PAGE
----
Have you looked at other ways of setting up the prior to see if this result still holds? I’m worried that they way you’ve set up the prior is not very natural, especially if (as it looks at first glance) the Stable scenario forces p(Heads) = 0.5 and the other scenarios force p(Heads|Heads) + p(Heads|Tails) = 1. Seems weird to exclude “this coin is Headsy” from the hypothesis space while including “This coin is Switchy”.
Thinking about what seems most natural for setting up the prior: the simplest scenario is where flips are serially independent. You only need one number to characterize a hypothesis in that space, p(Heads). So you can have some prior on this hypothesis space (serial independent flips), and some prior on p(Heads) for hypotheses within this space. Presumably that prior should be centered at 0.5 and symmetric. There’s some choice about how spread out vs. concentrated to make it, but if it just puts all the probability mass at 0.5 that seems too simple.
The next simplest hypothesis space is where there is serial dependence that only depends on the most recent flip. You need two numbers to characterize a hypothesis in this space, which could be p(Heads|Heads) and p(Heads|Tails). I guess it’s simplest for those to be independent in your prior, so that (conditional on there being serial dependence), getting info about p(Heads|Heads) doesn’t tell you anything about p(Heads|Tails). In other words, you can simplify this two dimensional joint distribution to two independent one-dimensional distributions. (Though in real-world scenarios my guess is that these are positively correlated, e.g. if I learned that p(Prius|Jeep) was high that would probably increase my estimate of p(Prius|Prius), even assuming that there is some serial dependence.) For simplicity you could just give these the same prior distribution as p(Heads) in the serial independence case.
I think that’s a rich enough hypothesis space to run the numbers on. In this setup, Sticky hypotheses are those where p(Heads|Heads)>p(Heads|Tails), Switchy are the reverse, Headsy are where p(Heads|Heads)+p(Heads|Tails)>1, Tails are the reverse, and Stable are where p(Heads|Heads)=p(Heads|Tails) and get a bunch of extra weight in the prior because they’re the only ones in the serial independent space of hypotheses.
Try memorizing their birthdates (including year).
That might be different enough from what you’ve previously tried to memorize (month & day) to not get caught in the tangle that has developed.
My answer to “If AI wipes out humanity and colonizes the universe itself, the future will go about as well as if humanity had survived (or better)” is pretty much defined by how the question is interpreted. It could swing pretty wildly, but the obvious interpretation seems ~tautologically bad.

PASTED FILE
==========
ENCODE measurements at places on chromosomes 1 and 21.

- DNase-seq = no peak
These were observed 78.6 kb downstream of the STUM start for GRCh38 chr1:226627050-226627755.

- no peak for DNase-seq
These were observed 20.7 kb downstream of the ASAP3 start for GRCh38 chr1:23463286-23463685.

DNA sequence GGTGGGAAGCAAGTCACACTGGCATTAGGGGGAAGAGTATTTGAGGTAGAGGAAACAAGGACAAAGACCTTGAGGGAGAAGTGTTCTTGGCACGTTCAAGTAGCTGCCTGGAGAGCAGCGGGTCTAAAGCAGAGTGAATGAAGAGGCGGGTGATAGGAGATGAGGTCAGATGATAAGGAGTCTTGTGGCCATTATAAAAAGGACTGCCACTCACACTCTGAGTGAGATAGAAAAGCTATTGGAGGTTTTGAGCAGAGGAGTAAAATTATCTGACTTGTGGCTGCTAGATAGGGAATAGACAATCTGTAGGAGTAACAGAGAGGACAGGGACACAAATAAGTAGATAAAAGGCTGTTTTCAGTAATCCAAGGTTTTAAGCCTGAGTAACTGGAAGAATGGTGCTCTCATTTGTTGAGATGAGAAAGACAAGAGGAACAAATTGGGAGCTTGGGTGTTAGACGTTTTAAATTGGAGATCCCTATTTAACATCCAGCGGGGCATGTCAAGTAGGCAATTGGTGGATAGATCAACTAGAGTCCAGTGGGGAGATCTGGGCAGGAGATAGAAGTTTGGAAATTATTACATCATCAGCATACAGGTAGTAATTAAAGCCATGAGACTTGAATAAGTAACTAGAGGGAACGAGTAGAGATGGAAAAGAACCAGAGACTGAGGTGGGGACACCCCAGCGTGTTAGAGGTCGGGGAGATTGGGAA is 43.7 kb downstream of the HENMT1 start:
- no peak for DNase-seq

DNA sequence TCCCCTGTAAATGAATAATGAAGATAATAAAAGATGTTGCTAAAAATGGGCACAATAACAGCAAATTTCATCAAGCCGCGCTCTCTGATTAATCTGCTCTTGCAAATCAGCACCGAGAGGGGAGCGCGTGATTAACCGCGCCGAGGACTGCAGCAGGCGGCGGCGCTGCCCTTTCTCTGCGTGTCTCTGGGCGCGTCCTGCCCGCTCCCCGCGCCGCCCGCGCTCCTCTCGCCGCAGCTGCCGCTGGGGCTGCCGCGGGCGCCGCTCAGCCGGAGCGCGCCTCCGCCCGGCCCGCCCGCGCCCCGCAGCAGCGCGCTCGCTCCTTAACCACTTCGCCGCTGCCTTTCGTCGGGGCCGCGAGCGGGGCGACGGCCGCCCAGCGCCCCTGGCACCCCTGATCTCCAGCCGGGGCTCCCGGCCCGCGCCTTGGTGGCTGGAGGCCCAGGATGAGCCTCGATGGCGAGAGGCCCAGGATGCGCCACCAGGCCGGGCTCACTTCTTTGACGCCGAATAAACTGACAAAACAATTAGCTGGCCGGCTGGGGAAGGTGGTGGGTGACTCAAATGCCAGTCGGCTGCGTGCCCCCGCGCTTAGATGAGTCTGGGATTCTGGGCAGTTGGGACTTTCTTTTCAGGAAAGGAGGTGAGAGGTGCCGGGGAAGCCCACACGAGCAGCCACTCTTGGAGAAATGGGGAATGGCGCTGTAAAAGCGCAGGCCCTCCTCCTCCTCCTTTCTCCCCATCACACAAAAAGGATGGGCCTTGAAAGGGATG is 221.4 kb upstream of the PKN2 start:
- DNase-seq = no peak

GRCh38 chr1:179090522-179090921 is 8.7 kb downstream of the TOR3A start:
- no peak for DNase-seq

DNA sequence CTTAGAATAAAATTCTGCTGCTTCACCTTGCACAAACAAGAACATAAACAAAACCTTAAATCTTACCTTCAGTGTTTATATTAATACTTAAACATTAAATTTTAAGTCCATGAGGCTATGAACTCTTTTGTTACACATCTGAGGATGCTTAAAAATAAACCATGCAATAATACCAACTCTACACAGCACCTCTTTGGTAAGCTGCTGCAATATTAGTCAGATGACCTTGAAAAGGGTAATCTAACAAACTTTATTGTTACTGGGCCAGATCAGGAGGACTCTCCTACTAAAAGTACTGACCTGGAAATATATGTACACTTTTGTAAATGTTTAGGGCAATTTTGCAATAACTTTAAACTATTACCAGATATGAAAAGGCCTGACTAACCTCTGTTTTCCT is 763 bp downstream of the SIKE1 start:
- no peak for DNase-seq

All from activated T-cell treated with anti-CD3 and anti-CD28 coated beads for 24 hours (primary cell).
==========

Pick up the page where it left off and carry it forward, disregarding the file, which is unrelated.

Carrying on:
Agreed, I can imagine very different ways of getting a number for that, even given probability distributions for how good the future will be conditional on each of the two scenarios.
A stylized example: say that the AI-only future has a 99% chance of being mediocre and a 1% chance of being great, and the human future has a 60% chance of being mediocre and a 40% chance of being great. Does that give an answer of 1% or 60% or something else?
I’m also not entirely clear on what scenario I should be imagining for the “humanity had survived (or better)” case.
The time on a clock is pretty close to being a denotative statement.
Batesian mimicry is optimized to be misleading, “I”ll get to it tomorrow” is denotatively false, “I did not have sexual relations with that woman” is ambiguous as to its conscious intent to be denotatively false.
Structure Rebel, Content Purist: people who disagree with me are lying (unless they say “I think that”, “My view is”, or similar)
Structure Rebel, Content Neutral: people who disagree with me are lying even when they say “I think that”, “My view is”, or similar
Structure Rebel, Content Rebel: trying to unlock the front door with my back door key is a lie
How do you get a geocentric model with ellipses? Venus clearly does not go in an ellipse around the Earth. Did Riccioli just add a bunch of epicycles to the ellipses?
Googling… oh, it was a Tychonic model, where Venus orbits the sun in an ellipse (in agreement with Kepler), but the sun orbits the Earth.
Kepler’s ellipses wiped out the fully geocentric models where all the planets orbit around the Earth, because modeling their orbits around the Earth still required a bunch of epicycles and such, while modeling their orbits around the sun now involved a simple ellipse rather than just slightly fewer epicycles. But it didn’t straightforwardly, on its own wipe out the geoheliocentric/Tychonic models where most planets orbit the sun but the sun orbits the Earth.